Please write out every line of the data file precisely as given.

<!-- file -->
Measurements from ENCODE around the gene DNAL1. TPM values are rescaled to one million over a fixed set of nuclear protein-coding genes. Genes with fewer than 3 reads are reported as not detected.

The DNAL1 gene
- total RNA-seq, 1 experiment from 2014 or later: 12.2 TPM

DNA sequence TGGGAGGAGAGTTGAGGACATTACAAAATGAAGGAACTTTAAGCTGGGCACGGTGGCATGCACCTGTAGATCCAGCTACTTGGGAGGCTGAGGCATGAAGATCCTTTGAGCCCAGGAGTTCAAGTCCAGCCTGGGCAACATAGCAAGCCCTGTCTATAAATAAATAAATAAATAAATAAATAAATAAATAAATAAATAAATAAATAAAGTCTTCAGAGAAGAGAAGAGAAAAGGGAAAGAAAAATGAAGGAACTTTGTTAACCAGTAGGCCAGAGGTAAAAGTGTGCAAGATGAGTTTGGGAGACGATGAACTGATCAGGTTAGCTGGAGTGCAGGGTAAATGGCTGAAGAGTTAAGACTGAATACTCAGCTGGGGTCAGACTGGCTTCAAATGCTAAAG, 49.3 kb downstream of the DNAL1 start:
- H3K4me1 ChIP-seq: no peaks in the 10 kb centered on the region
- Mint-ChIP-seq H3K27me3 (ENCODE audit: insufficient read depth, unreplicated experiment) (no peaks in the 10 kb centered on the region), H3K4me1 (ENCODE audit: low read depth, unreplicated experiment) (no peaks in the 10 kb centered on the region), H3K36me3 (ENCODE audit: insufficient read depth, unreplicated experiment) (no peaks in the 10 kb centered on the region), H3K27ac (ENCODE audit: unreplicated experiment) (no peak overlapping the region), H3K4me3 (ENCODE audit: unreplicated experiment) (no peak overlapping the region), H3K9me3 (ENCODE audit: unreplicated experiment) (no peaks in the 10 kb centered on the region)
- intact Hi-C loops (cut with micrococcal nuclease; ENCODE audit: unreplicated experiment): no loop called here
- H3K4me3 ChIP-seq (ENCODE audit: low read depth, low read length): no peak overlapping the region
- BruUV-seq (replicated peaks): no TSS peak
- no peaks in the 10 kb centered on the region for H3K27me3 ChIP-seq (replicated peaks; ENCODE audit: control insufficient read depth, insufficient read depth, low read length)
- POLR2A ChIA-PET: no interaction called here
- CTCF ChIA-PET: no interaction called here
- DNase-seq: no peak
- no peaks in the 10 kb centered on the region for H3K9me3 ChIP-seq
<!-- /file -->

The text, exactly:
Measurements from ENCODE around the gene DNAL1. TPM values are rescaled to one million over a fixed set of nuclear protein-coding genes. Genes with fewer than 3 reads are reported as not detected.

The DNAL1 gene
- total RNA-seq, 1 experiment from 2014 or later: 12.2 TPM

DNA sequence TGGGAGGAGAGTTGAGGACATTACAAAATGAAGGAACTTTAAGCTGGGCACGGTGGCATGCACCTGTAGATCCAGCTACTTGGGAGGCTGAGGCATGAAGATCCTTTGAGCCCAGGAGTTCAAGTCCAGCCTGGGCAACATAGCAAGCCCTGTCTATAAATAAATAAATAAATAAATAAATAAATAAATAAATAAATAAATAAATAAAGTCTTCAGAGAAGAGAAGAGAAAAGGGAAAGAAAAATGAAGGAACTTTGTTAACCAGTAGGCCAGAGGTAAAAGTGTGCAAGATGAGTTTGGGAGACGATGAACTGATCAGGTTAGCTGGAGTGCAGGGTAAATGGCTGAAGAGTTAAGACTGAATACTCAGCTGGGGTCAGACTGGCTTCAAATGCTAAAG, 49.3 kb downstream of the DNAL1 start:
- H3K4me1 ChIP-seq: no peaks in the 10 kb centered on the region
- Mint-ChIP-seq H3K27me3 (ENCODE audit: insufficient read depth, unreplicated experiment) (no peaks in the 10 kb centered on the region), H3K4me1 (ENCODE audit: low read depth, unreplicated experiment) (no peaks in the 10 kb centered on the region), H3K36me3 (ENCODE audit: insufficient read depth, unreplicated experiment) (no peaks in the 10 kb centered on the region), H3K27ac (ENCODE audit: unreplicated experiment) (no peak overlapping the region), H3K4me3 (ENCODE audit: unreplicated experiment) (no peak overlapping the region), H3K9me3 (ENCODE audit: unreplicated experiment) (no peaks in the 10 kb centered on the region)
- intact Hi-C loops (cut with micrococcal nuclease; ENCODE audit: unreplicated experiment): no loop called here
- H3K4me3 ChIP-seq (ENCODE audit: low read depth, low read length): no peak overlapping the region
- BruUV-seq (replicated peaks): no TSS peak
- no peaks in the 10 kb centered on the region for H3K27me3 ChIP-seq (replicated peaks; ENCODE audit: control insufficient read depth, insufficient read depth, low read length)
- POLR2A ChIA-PET: no interaction called here
- CTCF ChIA-PET: no interaction called here
- DNase-seq: no peak
- no peaks in the 10 kb centered on the region for H3K9me3 ChIP-seq